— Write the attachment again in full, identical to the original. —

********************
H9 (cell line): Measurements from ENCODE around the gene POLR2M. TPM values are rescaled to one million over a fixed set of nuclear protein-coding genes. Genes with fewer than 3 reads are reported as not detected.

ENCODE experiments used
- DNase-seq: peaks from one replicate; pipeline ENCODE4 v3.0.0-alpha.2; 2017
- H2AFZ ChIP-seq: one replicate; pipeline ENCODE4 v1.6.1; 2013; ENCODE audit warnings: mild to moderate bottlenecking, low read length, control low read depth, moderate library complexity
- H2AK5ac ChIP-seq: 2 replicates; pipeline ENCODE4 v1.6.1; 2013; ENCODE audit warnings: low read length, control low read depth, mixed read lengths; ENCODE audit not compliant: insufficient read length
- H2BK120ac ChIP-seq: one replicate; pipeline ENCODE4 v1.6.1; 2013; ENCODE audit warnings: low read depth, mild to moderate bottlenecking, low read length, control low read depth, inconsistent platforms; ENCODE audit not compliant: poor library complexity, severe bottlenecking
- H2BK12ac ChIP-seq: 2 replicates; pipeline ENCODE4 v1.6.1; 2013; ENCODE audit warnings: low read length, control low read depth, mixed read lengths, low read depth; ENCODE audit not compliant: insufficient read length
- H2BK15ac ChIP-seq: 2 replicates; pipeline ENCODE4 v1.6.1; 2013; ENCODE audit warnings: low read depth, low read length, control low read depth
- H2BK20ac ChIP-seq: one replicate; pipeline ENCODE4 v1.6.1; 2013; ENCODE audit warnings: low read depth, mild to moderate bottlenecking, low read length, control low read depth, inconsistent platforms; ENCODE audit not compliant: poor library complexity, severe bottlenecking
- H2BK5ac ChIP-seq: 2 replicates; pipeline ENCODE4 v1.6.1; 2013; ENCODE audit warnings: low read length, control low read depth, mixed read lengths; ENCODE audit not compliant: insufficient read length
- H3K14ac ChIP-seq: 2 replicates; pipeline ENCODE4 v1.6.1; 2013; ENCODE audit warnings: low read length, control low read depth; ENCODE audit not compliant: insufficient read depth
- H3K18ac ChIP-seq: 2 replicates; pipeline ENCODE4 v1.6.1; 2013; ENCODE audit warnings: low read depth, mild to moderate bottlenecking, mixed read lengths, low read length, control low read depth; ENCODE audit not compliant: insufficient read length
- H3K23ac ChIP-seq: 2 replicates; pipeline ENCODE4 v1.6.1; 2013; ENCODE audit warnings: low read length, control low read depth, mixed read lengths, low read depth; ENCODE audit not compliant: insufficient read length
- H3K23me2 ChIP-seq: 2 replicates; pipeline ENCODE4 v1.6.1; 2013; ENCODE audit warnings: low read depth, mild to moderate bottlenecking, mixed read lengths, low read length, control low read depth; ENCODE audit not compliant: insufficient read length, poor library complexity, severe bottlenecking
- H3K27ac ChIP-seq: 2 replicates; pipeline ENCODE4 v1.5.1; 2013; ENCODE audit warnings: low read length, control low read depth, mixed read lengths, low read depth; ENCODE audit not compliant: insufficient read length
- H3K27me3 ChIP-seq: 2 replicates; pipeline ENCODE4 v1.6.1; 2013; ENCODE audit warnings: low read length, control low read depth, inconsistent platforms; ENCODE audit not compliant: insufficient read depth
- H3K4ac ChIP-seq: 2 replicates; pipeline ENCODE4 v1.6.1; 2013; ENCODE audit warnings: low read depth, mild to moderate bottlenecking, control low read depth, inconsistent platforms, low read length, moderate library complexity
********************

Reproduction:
H9 (cell line): Measurements from ENCODE around the gene POLR2M. TPM values are rescaled to one million over a fixed set of nuclear protein-coding genes. Genes with fewer than 3 reads are reported as not detected.

ENCODE experiments used
- DNase-seq: peaks from one replicate; pipeline ENCODE4 v3.0.0-alpha.2; 2017
- H2AFZ ChIP-seq: one replicate; pipeline ENCODE4 v1.6.1; 2013; ENCODE audit warnings: mild to moderate bottlenecking, low read length, control low read depth, moderate library complexity
- H2AK5ac ChIP-seq: 2 replicates; pipeline ENCODE4 v1.6.1; 2013; ENCODE audit warnings: low read length, control low read depth, mixed read lengths; ENCODE audit not compliant: insufficient read length
- H2BK120ac ChIP-seq: one replicate; pipeline ENCODE4 v1.6.1; 2013; ENCODE audit warnings: low read depth, mild to moderate bottlenecking, low read length, control low read depth, inconsistent platforms; ENCODE audit not compliant: poor library complexity, severe bottlenecking
- H2BK12ac ChIP-seq: 2 replicates; pipeline ENCODE4 v1.6.1; 2013; ENCODE audit warnings: low read length, control low read depth, mixed read lengths, low read depth; ENCODE audit not compliant: insufficient read length
- H2BK15ac ChIP-seq: 2 replicates; pipeline ENCODE4 v1.6.1; 2013; ENCODE audit warnings: low read depth, low read length, control low read depth
- H2BK20ac ChIP-seq: one replicate; pipeline ENCODE4 v1.6.1; 2013; ENCODE audit warnings: low read depth, mild to moderate bottlenecking, low read length, control low read depth, inconsistent platforms; ENCODE audit not compliant: poor library complexity, severe bottlenecking
- H2BK5ac ChIP-seq: 2 replicates; pipeline ENCODE4 v1.6.1; 2013; ENCODE audit warnings: low read length, control low read depth, mixed read lengths; ENCODE audit not compliant: insufficient read length
- H3K14ac ChIP-seq: 2 replicates; pipeline ENCODE4 v1.6.1; 2013; ENCODE audit warnings: low read length, control low read depth; ENCODE audit not compliant: insufficient read depth
- H3K18ac ChIP-seq: 2 replicates; pipeline ENCODE4 v1.6.1; 2013; ENCODE audit warnings: low read depth, mild to moderate bottlenecking, mixed read lengths, low read length, control low read depth; ENCODE audit not compliant: insufficient read length
- H3K23ac ChIP-seq: 2 replicates; pipeline ENCODE4 v1.6.1; 2013; ENCODE audit warnings: low read length, control low read depth, mixed read lengths, low read depth; ENCODE audit not compliant: insufficient read length
- H3K23me2 ChIP-seq: 2 replicates; pipeline ENCODE4 v1.6.1; 2013; ENCODE audit warnings: low read depth, mild to moderate bottlenecking, mixed read lengths, low read length, control low read depth; ENCODE audit not compliant: insufficient read length, poor library complexity, severe bottlenecking
- H3K27ac ChIP-seq: 2 replicates; pipeline ENCODE4 v1.5.1; 2013; ENCODE audit warnings: low read length, control low read depth, mixed read lengths, low read depth; ENCODE audit not compliant: insufficient read length
- H3K27me3 ChIP-seq: 2 replicates; pipeline ENCODE4 v1.6.1; 2013; ENCODE audit warnings: low read length, control low read depth, inconsistent platforms; ENCODE audit not compliant: insufficient read depth
- H3K4ac ChIP-seq: 2 replicates; pipeline ENCODE4 v1.6.1; 2013; ENCODE audit warnings: low read depth, mild to moderate bottlenecking, control low read depth, inconsistent platforms, low read length, moderate library complexity